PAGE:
1. Pouring money into Amazon Advertising when you’re not retail-ready

Amazon Advertising is a great way to boost products in search, re-target customers, and edge out competitors in your category. But it’s important to not run ads before your products are retail ready. Advertising can eat up a big chunk of your profit margin. Ask yourself: If customers land on my page, are they likely to buy the product? The answer will be no if there are no reviews, low stock, and listings are not optimised. To make your Amazon Ads work for your business, determine your ROaS and break-even point. If you need help with listing optimisation, contact us

  1. Your FBA account is suspended

Selling on Amazon may seem straightforward, but Amazon policy and terms of service can actually be quite in-depth. Remember, Amazon operates internationally, nationally, and must comply with various states or countries’ laws and regulations. Not only that, but they have a high-quality bar that ensures a good customer experience. It’s quite common for sellers to lose selling privileges, either in the terms of listings being taken down or a suspension of the whole selling account. This can obviously cause quite a hit to an eCommerce business. Not only in terms of lost sales, but in costs, resources, and time to remedy any problems.

The best offence is a good defence. Avoid these common issues to keep your account in good standing:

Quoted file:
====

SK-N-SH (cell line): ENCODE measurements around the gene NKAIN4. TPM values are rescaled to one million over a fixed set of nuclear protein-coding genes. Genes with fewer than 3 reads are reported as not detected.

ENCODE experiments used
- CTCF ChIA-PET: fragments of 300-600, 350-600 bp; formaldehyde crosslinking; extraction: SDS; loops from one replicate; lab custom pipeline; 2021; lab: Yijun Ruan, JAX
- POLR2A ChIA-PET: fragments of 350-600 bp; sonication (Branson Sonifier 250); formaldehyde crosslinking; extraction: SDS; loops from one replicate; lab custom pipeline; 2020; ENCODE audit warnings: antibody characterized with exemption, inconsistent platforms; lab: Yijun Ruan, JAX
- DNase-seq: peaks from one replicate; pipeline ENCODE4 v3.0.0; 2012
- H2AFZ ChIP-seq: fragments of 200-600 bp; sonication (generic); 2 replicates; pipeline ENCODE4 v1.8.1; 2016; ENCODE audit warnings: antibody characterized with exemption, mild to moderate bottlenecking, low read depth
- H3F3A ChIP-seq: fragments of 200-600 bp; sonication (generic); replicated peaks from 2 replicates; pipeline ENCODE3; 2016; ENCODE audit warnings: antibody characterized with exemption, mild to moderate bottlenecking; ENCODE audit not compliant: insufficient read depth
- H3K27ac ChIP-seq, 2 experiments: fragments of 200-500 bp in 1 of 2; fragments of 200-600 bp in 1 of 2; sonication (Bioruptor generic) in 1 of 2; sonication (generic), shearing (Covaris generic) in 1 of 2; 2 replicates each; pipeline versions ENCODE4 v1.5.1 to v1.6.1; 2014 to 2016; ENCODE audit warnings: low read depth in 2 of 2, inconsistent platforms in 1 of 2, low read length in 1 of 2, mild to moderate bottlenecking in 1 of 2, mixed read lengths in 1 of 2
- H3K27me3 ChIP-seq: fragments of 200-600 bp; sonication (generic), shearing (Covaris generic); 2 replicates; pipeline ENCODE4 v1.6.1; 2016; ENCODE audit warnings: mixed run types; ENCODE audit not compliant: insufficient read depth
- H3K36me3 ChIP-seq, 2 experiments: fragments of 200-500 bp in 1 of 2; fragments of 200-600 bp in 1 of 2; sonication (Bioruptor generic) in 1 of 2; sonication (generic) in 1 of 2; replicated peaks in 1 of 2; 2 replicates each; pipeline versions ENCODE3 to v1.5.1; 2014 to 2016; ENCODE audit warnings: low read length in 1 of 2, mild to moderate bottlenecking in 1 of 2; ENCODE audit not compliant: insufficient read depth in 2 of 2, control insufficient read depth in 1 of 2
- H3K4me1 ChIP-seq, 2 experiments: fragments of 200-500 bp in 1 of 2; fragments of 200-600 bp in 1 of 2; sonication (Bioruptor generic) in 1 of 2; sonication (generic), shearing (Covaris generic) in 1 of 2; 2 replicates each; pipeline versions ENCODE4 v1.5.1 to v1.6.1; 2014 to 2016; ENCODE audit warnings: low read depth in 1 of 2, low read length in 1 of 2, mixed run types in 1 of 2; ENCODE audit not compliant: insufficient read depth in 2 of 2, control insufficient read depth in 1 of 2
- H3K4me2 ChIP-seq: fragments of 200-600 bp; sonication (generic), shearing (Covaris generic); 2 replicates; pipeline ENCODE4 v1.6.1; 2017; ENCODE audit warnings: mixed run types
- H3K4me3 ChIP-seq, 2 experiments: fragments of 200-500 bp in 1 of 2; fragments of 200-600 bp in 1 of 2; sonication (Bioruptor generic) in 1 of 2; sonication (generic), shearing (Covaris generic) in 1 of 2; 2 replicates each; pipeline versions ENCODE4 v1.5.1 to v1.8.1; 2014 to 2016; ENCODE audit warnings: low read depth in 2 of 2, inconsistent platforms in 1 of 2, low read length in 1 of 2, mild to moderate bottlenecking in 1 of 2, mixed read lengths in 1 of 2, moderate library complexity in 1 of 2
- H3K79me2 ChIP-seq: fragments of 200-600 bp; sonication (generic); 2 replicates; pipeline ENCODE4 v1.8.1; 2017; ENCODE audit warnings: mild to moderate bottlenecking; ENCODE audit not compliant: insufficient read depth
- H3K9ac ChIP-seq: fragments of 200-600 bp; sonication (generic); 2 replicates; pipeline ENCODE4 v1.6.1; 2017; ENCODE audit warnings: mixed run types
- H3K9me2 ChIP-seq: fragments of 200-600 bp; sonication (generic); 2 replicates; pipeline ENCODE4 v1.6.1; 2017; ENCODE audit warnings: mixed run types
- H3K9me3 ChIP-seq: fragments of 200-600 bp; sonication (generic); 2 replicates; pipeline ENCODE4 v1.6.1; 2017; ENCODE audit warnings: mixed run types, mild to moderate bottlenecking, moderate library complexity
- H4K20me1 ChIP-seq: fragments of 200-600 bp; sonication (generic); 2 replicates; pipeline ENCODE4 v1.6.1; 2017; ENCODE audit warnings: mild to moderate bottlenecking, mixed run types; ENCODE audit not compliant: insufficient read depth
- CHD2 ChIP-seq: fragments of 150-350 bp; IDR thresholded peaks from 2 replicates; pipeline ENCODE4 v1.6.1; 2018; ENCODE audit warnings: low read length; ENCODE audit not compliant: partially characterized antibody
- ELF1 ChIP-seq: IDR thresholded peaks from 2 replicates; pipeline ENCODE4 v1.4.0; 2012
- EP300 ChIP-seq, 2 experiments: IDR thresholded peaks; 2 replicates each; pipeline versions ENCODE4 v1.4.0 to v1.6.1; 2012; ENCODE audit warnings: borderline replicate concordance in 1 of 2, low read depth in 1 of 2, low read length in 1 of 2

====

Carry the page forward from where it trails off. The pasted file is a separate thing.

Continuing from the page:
• Don’t solicit reviews out of proper channels. Don’t manipulate reviews. You cannot contact customers to ask for positive reviews, offer free gifts, and give away free products for reviews. It’s difficult to get reviews on Amazon, so many businesses resort to nefarious methods and end up facing consequences.
  • Don’t sell poor-quality products. Your account needs to be in good standing with items receiving reviews of 3 stars or higher to continue selling. Do your due diligence before you list and ensure you sell items that customers will rate highly. Correct any issues as you see them pop up to avoid further negative reviews. 
  • Don’t violate intellectual property laws where you sell. Your account will be suspended for selling counterfeit items, passing off someone else’s trademark as you own, or misusing branded items on your listings. For instance, don’t sell an iPhone cable as “Apple MFi-certified” if it’s not.